Astrazeneca plc has reached an agreement with Shenzhen-based Kangtai Biological Products Co. Ltd. to produce its COVID-19 vaccine AZD-1222 in China. The Chinese firm is required to produce at least 100 million doses by the end of the year, and at least 200 million doses by the end of 2021.

To achieve the goal, Astrazeneca will transfer the technical know-how and support to enable Kangtai to develop, produce and commercialize the vaccine candidate in China. Both companies may continue their partnership in other markets.

Leon Wang, global executive vice president, international and China president at Astrazeneca, said the company hopes to leverage Kangtai’s technology and manufacturing capability to enable the supply of AZD-1222 in China.

According to Kangtai’s announcement, the Chinese vaccine developer will have the exclusive rights to carry out clinical trials in China and will need to ensure its manufacturing capability can meet the agreed target. Financial terms were undisclosed.

Best known for its hepatitis B vaccine, Kangtai was established in 1992 and has five vaccines on the market in China. With manufacturing facilities in Shenzhen and Beijing, the Chinese vaccine developer has produced more than 1 billion doses of vaccines with a 100% approval rate to date, according to its interim report this year.

Astrazeneca’s vaccine candidate has entered phase III trials and yielded positive results in phase I/II studies. It was well-tolerated and generated robust immune responses against the SARS-CoV-2 virus in all 1,077 healthy volunteers ages 18 to 55. A single dose resulted in a fourfold increase in antibodies to the SARS-CoV-2 virus spike protein in 95% of participants one month after injection.

Despite the encouraging data, China’s regulations have made it unclear whether AZD-1222 will be able to receive rapid regulatory clearance.

“To bring the vaccine to China, you must conduct a phase III trial [there]. But there’re no patients in China, so it’s unlikely to conduct phase III trials there to apply for registration. We can only conduct phase I/II studies there,” Wang said at a webinar hosted by the Hong Kong Stock Exchange and China Pharmaceutical Innovation and Research Development Association on July 6.

“There is still no clear direction whether Chinese regulators will accept overseas phase III data for an NDA application,” he added.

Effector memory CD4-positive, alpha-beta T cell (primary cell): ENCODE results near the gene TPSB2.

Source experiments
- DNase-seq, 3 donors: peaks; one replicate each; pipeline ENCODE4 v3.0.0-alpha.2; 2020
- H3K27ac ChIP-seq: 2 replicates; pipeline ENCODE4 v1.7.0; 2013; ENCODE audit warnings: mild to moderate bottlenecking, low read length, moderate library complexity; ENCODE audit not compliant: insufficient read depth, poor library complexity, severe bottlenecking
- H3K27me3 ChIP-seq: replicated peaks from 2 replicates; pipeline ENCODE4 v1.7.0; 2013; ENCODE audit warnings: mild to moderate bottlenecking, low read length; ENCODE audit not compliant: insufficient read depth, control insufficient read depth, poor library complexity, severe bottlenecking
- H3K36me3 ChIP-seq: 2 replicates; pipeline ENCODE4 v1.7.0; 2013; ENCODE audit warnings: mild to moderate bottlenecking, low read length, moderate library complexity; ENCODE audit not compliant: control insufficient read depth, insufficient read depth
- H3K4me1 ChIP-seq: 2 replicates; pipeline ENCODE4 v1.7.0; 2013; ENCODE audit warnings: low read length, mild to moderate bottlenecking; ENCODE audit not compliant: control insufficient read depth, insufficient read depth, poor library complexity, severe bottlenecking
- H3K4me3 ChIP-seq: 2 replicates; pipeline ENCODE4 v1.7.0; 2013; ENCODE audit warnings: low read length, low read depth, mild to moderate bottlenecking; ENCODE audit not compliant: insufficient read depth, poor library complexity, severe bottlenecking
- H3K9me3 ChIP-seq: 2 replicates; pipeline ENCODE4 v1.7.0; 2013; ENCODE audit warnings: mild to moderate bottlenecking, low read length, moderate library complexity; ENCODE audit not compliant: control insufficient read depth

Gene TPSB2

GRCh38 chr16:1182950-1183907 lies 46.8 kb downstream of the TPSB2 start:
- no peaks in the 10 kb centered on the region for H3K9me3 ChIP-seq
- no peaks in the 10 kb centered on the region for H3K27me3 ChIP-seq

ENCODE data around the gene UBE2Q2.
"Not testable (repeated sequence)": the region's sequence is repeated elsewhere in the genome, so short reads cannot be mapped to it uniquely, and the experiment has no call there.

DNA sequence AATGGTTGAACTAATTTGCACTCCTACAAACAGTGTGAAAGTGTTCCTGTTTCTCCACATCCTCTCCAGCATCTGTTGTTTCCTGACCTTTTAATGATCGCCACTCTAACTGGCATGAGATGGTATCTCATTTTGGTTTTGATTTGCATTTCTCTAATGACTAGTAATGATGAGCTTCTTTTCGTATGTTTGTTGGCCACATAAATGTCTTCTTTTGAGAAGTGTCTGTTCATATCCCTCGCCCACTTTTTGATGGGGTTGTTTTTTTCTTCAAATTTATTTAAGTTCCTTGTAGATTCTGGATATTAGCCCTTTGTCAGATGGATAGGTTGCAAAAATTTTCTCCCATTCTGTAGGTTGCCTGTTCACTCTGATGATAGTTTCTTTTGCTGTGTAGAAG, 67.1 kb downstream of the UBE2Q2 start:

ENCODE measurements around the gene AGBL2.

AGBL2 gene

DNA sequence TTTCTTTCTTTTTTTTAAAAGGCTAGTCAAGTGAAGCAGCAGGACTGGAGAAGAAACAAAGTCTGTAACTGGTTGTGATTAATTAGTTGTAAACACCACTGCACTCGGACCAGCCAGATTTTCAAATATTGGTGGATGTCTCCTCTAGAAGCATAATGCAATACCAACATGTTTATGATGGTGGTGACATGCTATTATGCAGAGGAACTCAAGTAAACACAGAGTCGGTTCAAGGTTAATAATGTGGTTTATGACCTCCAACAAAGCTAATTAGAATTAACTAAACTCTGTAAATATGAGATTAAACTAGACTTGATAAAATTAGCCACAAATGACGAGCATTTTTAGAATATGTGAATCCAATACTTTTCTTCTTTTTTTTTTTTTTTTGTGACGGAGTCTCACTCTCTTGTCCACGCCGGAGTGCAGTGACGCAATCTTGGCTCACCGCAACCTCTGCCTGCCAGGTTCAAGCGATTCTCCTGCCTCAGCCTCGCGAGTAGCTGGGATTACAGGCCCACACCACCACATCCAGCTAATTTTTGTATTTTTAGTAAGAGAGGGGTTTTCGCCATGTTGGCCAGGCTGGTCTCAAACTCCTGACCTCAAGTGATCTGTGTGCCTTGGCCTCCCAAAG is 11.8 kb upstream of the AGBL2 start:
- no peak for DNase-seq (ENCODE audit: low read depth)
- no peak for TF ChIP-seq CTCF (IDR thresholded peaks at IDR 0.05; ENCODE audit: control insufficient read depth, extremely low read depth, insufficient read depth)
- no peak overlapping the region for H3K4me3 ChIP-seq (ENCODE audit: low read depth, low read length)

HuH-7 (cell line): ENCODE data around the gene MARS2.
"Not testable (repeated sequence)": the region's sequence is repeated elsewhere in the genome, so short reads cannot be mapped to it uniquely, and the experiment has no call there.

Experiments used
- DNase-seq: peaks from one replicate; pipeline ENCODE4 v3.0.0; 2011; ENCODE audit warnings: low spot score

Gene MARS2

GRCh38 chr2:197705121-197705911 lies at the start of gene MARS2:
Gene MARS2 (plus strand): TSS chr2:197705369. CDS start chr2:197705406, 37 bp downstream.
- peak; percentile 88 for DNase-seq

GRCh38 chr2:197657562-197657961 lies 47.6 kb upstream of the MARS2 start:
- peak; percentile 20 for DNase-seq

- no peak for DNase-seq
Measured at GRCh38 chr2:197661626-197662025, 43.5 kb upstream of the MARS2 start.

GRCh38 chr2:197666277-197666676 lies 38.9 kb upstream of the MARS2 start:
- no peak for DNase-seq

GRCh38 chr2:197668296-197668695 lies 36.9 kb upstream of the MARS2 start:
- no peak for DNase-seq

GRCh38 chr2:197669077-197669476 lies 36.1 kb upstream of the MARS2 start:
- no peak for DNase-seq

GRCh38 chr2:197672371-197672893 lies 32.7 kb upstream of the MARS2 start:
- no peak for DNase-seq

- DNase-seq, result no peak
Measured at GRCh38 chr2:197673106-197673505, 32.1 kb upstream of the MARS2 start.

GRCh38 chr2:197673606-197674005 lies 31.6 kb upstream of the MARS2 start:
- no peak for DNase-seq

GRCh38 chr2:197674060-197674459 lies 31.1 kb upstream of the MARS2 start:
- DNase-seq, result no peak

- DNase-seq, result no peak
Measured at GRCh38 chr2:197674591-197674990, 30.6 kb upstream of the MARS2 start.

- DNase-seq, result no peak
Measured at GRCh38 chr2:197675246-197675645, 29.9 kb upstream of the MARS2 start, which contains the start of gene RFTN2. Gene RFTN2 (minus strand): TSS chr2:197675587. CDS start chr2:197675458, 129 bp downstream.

Kangtai has not responded to BioWorld’s inquiry about the clinical development plan for AZD-1222.

The deal with Kangtai is part of Astrazeneca’s ambition to produce 2 billion doses of AZD-1222 worldwide through partnerships. It has also inked pacts with the Coalition for Epidemic Preparedness Innovations (CEPI), the Gavi vaccines alliance and the Serum Institute of India to produce a total of 1.3 billion doses.

On July 21, the British pharma giant entered a deal with South Korea’s SK Bioscience Co. Ltd. to produce AZD-1222 in the Asian country with plans for exports as well. South Korea’s Ministry of Health and Welfare has vowed to support both companies to accelerate vaccine production and export. But details of the production system remain undisclosed.

AZD-1222 is not the only foreign-made vaccine candidate to be brought into China. German firm Biontech SE’s mRNA-based BNT-162b1 is now in a phase I study in China in collaboration with Shanghai Fosun Pharmaceutical (Group) Co. Ltd. following a $135 million deal. Last week, both companies said 72 participants have been dosed with BNT-162b1 in the study, which aims to enroll 144 healthy volunteers. Once BNT-162b1 is cleared in China, Fosun will gain the exclusive rights to commercialize the vaccine in China, Hong Kong, Macau and Taiwan.

Meanwhile, three Chinese domestic vaccine makers, namely China National Biotec Group (CNBG), Sinovac Biotech Ltd. and Cansino Biologics Inc., have advanced their vaccine candidates to phase III trials in Brazil, Abu Dhabi and Saudi Arabia, respectively. They are striving to enhance their manufacturing capabilities at the same time.

The state-backed CNBG is preparing to ensure an annual capacity of 220 million doses of vaccine from its production units in Beijing and Wuhan. CNBG’s chairman, Liu Jingzhen, told Chinese state media last month that its vaccine could go to market this year.

Cansino CEO Yu Xuefeng said in a July 6 webinar that the company is planning for mass production, while Sinovac is also building new facilities in Beijing to step up production of its Coronavac vaccine to 100 million doses a year. 

China's NMPA reiterated in a meeting last month that it will strive to accelerate the approval of COVID-19 vaccines. China’s Ministry of Industry and Information Technology has also called on local authorities to support preparation for vaccine production.

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